Injury prevention programmes have been developed to reduce the risk of football injuries, such as knee (including ACL rupture), hamstring, groin and ankle injuries.8 9 These programmes have been tested in randomised controlled trials and proven to be effective in a controlled setting.8–13 For example, the FIFA 11+ prevention programme results in a 39% decrease in football injuries, including ACL ruptures.12 14 However, several authors have reported poor compliance rates with the FIFA 11+ programme, and very little information exists on the actual adoption and implementation of these programmes in women’s football.15–17 Finch and Donaldson have highlighted the importance of effectiveness research in the real-world context of injury prevention programmes in sport.18 Even the most effective prevention programme (as demonstrated by randomised controlled trials) will not have its intended benefit if it is not adequately implemented. The RE-AIM (reach, effectiveness, adoption, implementation, maintenance) framework can be used as a practical means of evaluating prevention programmes in sports.18 One approach to improve implementation is to assess player attitudes and beliefs regarding injury prevention and potential barriers to implementation.19


Study design

This was a cross-sectional survey among elite female footballers participating in the FIFA Women’s World Cup France 2019.


The survey was sent to players from all national teams participating at the FIFA Women’s World Cup France 2019. The initial period of data collection was over 1 month during the tournament (from 7 June to 7 July 2019). The period was extended to the end of November 2019 in order to increase the response rate.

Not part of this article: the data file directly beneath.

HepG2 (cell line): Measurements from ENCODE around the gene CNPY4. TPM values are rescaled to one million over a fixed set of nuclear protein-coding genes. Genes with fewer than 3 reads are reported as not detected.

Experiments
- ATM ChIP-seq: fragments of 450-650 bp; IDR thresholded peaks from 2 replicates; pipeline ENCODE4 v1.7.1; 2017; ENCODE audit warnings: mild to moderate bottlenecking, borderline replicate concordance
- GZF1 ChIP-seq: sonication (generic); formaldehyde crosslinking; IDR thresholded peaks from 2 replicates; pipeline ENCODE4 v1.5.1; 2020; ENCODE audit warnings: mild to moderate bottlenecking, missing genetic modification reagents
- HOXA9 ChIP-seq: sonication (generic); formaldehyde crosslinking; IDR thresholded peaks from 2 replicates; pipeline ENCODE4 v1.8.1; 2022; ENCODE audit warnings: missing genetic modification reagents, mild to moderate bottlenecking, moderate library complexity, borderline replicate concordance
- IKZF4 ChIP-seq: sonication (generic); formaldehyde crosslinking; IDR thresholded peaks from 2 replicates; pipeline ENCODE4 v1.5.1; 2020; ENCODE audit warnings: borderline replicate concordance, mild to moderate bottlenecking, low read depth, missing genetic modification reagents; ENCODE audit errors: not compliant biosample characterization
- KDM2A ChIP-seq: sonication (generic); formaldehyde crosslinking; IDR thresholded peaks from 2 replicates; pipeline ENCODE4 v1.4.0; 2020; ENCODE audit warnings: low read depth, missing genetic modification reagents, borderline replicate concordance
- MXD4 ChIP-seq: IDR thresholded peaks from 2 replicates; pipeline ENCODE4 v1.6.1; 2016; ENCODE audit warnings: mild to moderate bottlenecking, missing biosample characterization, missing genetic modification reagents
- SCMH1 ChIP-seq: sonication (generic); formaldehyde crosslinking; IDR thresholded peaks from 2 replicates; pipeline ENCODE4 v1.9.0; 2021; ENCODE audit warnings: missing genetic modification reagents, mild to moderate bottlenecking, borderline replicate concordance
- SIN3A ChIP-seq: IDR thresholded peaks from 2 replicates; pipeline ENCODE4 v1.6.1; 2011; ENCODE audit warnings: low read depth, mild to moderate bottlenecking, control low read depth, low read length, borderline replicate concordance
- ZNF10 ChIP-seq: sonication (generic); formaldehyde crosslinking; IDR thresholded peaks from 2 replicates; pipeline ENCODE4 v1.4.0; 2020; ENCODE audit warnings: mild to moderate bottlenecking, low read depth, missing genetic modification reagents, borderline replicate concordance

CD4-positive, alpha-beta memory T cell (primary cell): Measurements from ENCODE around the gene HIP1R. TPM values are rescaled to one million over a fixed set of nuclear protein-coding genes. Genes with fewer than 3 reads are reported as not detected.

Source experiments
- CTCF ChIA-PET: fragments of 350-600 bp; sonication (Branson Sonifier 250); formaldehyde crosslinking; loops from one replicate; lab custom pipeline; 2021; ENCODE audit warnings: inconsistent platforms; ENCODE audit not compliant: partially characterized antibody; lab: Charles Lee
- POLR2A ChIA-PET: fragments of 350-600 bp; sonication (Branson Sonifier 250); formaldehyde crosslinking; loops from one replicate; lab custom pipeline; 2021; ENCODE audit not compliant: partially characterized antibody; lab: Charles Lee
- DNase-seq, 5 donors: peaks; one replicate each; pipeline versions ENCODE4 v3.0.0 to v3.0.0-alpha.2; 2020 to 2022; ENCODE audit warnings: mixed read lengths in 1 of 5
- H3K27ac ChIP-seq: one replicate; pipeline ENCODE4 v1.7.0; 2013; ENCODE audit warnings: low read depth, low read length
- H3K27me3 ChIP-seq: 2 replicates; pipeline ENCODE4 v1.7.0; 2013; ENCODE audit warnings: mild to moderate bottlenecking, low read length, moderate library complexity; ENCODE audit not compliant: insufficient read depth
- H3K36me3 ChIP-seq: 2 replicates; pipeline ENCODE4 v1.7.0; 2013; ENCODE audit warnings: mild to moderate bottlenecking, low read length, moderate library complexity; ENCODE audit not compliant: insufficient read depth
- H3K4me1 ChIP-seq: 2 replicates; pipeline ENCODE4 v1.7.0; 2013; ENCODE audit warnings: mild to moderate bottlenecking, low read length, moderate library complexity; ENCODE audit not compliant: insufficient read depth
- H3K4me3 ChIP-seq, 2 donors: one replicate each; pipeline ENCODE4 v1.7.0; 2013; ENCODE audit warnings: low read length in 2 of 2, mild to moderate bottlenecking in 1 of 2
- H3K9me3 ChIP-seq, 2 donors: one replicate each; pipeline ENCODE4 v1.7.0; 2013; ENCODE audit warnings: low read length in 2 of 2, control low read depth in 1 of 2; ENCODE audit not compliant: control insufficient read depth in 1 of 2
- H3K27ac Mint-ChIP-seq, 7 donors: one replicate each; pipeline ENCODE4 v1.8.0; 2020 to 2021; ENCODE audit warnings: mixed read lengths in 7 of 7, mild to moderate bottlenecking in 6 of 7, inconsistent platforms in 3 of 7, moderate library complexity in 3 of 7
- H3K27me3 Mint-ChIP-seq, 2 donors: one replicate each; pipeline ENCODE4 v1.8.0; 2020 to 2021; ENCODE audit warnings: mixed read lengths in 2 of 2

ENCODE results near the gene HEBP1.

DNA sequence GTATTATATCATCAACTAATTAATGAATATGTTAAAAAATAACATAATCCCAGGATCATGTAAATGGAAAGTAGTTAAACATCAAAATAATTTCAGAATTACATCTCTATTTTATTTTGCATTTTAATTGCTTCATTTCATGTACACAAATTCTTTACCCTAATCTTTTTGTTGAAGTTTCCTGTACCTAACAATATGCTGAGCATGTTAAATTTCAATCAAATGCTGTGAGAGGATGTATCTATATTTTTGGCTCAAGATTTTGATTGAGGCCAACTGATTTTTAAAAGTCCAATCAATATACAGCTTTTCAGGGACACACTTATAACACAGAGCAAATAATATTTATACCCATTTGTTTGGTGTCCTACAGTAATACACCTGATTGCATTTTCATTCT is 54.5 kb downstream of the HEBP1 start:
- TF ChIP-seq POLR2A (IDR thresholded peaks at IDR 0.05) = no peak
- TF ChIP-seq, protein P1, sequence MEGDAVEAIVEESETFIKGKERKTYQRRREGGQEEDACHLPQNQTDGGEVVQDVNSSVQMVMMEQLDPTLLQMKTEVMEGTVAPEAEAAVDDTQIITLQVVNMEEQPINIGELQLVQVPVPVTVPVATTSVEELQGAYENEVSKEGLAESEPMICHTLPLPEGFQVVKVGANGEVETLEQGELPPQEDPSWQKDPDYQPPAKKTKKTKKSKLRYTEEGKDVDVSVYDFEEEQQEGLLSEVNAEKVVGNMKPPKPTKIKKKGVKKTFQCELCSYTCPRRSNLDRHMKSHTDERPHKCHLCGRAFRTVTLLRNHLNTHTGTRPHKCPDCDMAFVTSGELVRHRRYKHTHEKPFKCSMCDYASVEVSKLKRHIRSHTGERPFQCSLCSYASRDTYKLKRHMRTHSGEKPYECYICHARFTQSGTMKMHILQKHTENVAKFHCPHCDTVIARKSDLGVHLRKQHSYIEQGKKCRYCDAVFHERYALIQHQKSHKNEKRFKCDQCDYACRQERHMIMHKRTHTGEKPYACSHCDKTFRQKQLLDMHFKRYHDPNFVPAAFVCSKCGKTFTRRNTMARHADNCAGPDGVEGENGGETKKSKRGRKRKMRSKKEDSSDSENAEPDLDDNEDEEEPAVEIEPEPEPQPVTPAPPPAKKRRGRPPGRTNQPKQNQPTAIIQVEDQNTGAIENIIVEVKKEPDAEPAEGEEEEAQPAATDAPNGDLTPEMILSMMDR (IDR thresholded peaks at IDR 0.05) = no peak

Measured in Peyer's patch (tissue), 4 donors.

All players participating in the FIFA Women’s World Cup France 2019 were invited to participate in the survey (a total of 552 players). The World Cup presented an opportunity to assemble elite female footballers from all six confederations in one event and therefore gain an insight into injury prevention in elite female players globally. National team physicians were approached at the beginning of the tournament, first via email and then directly during the initial team meetings at the tournament, to encourage players to participate in the survey. The team physicians whose teams had not completed the survey were then reminded via email during the tournament and in person at the doping control sessions after each match. After the tournament, the online survey was kept open for another 5 months, with further email reminders, to facilitate compliance.


Players were asked to complete a single anonymous survey about injury prevention programmes at their domestic clubs. The questions focused on club practices, since players spend more time training in their clubs than as a national team. The survey was translated into all four official FIFA languages (English, German, Spanish and French) and sent via an online link and provided in person at the tournament. The survey (online supplemental appendix 1) consisted of 18 questions and took 6–10 min to complete. It was important to keep the survey as short and simple as possible to minimise the burden on players during this important tournament. Question design focused on three dimensions of the RE-AIM framework: Reach, Adoption and Implementation. Included questions assessed: (1) knowledge of injury risk and types in women’s football, (2) attitudes and beliefs towards injury prevention and potential barriers to implementation, (3) injury prevention practices in their clubs. Five-point Likert scales were used, although the addition of a ‘Don’t know’ option resulted in six response options. This was considered an optimal compromise between measurement precision and simplicity. Players were also asked about previous ACL injury.


No identifiable data were obtained during this survey and the local medical ethics committee classified this research project as exempt. Completion of the survey was considered ‘consent to participate’.

Patient and public involvement

The survey was pilot tested with two researchers, one member of the public and one female footballer prior to being sent out, and five questions were rephrased for improved clarity.

Statistical analysis

Prior to data analysis, data were coded in SPSS (IBM SPSS V.21.0, IBM, Armonk, New York, USA). Categorical variables and items from questionnaire that had a Likert scale items were presented as frequencies and percentages. χ2 test for independence was performed to determine if there were differences in percentages knowledge of risk exposure, belief of importance and practice of injury prevention for each injury type by location. P value less than 0.05 was considered statistically significant.